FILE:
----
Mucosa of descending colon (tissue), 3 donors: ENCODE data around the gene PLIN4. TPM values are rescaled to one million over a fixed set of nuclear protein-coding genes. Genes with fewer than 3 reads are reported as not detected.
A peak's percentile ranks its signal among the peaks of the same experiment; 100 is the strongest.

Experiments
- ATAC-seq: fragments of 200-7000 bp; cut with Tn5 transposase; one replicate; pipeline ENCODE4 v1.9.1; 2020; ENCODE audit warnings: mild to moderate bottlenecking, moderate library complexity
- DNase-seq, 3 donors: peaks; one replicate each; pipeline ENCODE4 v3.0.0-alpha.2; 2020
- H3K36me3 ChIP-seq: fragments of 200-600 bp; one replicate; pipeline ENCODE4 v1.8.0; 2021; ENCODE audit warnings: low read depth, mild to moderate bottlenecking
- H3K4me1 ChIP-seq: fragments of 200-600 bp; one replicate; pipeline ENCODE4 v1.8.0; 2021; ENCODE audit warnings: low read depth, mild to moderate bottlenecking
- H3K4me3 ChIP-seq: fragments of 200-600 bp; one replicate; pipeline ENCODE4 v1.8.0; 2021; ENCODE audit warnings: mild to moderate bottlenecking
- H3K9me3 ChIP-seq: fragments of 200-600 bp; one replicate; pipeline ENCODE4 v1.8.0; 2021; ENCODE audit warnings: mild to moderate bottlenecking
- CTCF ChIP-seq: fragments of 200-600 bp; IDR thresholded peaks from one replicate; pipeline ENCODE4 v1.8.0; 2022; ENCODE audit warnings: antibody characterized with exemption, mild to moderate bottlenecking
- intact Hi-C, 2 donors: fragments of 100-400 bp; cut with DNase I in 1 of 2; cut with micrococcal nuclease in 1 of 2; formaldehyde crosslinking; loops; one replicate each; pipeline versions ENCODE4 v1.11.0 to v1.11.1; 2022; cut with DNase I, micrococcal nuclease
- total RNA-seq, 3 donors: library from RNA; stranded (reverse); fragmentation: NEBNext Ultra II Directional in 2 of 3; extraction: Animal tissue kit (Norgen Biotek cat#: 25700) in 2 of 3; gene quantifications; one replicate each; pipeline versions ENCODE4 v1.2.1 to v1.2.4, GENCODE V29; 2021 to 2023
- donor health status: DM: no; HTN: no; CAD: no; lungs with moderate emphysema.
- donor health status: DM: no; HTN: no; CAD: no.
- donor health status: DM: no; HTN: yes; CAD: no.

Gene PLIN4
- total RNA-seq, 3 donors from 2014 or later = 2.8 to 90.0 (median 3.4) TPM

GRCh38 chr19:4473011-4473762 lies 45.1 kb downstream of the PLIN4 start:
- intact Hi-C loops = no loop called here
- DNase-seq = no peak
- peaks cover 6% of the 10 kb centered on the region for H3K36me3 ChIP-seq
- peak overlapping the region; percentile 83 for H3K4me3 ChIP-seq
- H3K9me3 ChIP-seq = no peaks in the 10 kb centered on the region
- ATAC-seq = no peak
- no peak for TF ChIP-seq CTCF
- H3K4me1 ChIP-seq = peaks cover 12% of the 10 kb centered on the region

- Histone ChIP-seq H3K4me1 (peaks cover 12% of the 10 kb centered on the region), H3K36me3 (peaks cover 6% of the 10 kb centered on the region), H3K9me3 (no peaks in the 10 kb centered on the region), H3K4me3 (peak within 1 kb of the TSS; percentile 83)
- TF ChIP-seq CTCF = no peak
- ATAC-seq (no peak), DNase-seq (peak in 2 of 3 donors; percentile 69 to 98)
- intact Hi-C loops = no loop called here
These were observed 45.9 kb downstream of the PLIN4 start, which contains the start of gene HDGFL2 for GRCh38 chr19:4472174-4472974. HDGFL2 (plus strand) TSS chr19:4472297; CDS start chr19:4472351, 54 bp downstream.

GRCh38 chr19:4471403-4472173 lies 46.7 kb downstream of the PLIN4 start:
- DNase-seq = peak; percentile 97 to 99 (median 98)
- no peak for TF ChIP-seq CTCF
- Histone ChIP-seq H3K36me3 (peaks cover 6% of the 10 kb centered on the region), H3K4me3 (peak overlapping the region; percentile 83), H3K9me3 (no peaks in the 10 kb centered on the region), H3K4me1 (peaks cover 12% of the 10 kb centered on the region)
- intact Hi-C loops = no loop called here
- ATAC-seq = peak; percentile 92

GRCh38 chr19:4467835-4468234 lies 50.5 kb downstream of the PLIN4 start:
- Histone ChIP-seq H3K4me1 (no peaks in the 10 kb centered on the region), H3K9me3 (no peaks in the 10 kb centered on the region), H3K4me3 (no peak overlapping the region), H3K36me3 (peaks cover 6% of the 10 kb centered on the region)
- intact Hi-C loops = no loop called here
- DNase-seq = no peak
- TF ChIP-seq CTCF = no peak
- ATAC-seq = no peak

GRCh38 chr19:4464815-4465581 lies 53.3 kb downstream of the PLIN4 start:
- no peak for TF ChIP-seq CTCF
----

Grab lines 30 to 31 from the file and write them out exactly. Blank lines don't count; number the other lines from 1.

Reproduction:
- intact Hi-C loops = no loop called here
These were observed 45.9 kb downstream of the PLIN4 start, which contains the start of gene HDGFL2 for GRCh38 chr19:4472174-4472974. HDGFL2 (plus strand) TSS chr19:4472297; CDS start chr19:4472351, 54 bp downstream.